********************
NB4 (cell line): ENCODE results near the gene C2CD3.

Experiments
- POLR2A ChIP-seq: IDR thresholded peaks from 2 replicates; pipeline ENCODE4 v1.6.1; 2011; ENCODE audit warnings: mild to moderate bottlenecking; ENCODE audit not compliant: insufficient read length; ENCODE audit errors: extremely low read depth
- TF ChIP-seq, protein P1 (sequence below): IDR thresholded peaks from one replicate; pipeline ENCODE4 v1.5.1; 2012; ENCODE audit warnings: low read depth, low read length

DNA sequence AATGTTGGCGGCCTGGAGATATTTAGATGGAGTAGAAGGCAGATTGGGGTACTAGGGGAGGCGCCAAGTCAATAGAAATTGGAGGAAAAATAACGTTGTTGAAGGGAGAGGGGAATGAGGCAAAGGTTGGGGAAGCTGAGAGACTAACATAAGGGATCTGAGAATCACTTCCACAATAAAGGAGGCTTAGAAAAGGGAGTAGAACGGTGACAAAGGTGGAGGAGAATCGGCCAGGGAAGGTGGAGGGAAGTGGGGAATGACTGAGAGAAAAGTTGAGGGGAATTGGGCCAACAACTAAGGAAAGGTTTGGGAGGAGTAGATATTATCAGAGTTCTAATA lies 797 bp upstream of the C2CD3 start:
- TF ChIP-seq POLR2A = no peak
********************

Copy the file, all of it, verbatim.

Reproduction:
NB4 (cell line): ENCODE results near the gene C2CD3.

Experiments
- POLR2A ChIP-seq: IDR thresholded peaks from 2 replicates; pipeline ENCODE4 v1.6.1; 2011; ENCODE audit warnings: mild to moderate bottlenecking; ENCODE audit not compliant: insufficient read length; ENCODE audit errors: extremely low read depth
- TF ChIP-seq, protein P1 (sequence below): IDR thresholded peaks from one replicate; pipeline ENCODE4 v1.5.1; 2012; ENCODE audit warnings: low read depth, low read length

DNA sequence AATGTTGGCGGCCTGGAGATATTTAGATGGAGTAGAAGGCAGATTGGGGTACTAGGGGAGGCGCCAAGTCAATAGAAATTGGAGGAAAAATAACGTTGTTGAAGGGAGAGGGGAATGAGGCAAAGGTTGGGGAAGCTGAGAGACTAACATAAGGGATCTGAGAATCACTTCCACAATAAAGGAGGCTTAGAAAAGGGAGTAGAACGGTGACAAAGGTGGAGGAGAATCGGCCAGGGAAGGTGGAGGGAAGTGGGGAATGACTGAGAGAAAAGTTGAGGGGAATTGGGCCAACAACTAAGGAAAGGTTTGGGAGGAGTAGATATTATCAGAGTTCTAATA lies 797 bp upstream of the C2CD3 start:
- TF ChIP-seq POLR2A = no peak